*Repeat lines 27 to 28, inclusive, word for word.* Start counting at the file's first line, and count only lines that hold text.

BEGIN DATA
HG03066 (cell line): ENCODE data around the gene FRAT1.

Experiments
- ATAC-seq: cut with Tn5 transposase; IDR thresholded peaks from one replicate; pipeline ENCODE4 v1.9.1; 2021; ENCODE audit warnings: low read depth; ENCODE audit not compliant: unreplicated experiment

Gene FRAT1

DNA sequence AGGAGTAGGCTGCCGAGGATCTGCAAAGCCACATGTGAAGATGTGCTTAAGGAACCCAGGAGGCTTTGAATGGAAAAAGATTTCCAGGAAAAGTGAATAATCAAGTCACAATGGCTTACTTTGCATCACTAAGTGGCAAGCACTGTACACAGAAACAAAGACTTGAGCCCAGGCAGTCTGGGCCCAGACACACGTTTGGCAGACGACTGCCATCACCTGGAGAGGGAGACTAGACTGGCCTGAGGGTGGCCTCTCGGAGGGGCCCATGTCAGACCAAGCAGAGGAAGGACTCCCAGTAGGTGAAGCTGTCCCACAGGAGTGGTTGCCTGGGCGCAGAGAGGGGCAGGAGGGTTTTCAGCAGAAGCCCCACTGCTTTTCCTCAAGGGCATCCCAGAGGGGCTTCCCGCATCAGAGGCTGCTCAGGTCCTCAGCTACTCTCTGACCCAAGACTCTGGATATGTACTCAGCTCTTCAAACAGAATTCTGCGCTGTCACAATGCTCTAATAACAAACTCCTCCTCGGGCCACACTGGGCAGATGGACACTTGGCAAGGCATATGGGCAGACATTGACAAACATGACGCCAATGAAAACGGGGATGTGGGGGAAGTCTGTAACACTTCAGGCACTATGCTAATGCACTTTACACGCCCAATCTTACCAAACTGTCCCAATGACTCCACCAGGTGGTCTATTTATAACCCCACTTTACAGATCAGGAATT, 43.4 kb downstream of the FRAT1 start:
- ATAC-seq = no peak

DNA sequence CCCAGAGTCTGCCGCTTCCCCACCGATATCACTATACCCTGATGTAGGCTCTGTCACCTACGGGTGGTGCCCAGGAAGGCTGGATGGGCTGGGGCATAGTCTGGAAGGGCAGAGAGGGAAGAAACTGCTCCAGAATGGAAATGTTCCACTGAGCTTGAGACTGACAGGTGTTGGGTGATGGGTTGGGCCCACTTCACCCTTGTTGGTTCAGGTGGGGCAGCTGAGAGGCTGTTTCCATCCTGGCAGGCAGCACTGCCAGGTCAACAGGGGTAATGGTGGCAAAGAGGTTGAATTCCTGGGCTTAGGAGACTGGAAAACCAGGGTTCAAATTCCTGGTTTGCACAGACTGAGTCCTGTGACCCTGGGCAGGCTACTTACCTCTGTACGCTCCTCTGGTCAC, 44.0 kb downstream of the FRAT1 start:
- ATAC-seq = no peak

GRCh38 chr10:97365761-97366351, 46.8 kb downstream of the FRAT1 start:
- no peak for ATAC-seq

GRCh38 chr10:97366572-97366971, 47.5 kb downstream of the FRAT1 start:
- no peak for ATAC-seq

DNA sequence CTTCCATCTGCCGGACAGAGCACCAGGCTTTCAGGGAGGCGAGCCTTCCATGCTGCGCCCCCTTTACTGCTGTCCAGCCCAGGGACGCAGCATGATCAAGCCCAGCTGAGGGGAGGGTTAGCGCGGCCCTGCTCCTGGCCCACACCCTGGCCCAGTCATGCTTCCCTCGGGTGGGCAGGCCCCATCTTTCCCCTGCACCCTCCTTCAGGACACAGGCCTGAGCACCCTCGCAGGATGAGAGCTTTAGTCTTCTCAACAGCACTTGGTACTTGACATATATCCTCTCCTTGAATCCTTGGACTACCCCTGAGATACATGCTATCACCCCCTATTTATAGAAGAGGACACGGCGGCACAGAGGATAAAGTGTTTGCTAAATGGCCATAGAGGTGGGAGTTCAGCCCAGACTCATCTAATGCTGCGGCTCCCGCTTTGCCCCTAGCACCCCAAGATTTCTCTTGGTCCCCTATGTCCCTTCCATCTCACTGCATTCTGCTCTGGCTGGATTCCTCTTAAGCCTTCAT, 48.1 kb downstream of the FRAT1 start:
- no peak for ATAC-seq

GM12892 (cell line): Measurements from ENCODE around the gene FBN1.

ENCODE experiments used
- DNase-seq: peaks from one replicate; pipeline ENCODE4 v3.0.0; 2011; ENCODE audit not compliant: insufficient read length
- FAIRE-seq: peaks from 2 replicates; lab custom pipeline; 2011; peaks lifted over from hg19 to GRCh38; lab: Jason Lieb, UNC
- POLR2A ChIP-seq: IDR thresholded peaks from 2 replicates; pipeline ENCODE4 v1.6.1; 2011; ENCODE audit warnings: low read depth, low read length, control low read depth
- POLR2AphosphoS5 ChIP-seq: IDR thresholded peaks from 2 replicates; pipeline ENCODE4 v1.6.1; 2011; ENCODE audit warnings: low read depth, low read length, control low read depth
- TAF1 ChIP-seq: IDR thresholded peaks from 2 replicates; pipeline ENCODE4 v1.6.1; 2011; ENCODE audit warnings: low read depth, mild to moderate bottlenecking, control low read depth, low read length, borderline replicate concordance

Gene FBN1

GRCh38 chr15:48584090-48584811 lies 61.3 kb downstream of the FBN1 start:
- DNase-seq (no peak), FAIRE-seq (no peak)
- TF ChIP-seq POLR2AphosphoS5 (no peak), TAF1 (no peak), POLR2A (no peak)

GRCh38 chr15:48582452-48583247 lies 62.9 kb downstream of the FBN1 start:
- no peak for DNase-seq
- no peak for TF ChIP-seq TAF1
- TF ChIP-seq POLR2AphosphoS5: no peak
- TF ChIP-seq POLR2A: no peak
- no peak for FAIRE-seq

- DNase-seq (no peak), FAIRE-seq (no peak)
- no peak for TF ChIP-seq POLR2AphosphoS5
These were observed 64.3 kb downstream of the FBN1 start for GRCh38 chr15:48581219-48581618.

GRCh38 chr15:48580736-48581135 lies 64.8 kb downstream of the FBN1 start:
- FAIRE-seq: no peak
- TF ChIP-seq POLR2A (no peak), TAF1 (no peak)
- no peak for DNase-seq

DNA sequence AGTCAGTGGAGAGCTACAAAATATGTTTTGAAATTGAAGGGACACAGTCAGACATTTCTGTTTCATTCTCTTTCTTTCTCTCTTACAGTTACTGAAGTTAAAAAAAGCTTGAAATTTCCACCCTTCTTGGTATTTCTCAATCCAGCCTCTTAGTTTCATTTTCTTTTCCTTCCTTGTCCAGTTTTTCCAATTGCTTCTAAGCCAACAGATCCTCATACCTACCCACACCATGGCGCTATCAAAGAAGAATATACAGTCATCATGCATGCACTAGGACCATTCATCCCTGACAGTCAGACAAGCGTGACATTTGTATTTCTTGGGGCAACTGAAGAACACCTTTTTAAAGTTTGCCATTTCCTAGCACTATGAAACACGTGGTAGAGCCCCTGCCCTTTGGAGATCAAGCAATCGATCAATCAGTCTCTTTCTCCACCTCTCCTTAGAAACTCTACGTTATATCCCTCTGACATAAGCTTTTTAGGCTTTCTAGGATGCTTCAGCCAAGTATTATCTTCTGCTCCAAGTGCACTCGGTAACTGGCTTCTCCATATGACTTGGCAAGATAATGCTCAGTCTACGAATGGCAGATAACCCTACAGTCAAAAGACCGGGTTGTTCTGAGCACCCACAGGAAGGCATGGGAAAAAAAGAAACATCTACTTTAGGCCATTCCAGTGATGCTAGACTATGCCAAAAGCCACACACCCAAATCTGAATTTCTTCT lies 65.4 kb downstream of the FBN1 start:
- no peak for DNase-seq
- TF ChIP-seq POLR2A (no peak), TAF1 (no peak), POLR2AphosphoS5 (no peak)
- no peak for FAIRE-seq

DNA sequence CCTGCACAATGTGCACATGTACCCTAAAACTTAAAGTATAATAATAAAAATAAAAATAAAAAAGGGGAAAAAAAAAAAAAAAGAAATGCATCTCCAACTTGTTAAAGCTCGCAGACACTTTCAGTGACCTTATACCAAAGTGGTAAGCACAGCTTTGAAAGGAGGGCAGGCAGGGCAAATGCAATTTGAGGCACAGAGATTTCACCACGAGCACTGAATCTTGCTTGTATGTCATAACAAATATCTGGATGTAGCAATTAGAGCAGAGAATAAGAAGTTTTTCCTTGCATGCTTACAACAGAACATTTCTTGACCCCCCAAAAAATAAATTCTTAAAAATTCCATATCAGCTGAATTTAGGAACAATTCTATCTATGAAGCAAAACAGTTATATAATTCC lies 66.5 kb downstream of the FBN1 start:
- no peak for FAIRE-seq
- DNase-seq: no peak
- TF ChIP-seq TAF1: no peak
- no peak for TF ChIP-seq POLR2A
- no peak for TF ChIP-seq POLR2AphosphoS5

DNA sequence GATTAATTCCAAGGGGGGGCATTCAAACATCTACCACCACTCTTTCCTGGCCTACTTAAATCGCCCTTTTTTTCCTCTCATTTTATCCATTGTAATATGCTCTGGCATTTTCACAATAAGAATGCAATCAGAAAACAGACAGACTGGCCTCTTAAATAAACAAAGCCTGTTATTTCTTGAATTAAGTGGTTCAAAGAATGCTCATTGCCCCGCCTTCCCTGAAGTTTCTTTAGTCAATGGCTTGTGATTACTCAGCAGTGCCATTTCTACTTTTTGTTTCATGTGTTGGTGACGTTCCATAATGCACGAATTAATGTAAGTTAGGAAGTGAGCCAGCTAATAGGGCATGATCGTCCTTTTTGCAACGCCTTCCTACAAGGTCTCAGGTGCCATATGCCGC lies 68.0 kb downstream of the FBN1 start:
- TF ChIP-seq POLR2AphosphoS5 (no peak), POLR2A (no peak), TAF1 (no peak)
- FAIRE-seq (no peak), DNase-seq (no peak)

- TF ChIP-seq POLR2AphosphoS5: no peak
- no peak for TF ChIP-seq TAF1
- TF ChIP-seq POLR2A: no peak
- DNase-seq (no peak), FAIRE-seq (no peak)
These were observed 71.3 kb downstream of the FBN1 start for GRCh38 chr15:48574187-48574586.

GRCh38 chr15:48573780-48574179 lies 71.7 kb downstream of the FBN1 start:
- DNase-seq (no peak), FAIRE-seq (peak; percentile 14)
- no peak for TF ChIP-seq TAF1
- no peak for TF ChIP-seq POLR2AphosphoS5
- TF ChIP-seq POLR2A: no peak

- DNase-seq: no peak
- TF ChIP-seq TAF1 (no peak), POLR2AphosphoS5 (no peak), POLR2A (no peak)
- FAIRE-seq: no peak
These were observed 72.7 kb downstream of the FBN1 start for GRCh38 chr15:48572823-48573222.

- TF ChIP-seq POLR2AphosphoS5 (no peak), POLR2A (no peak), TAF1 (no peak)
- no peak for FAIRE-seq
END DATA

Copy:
- no peak for DNase-seq
- no peak for TF ChIP-seq TAF1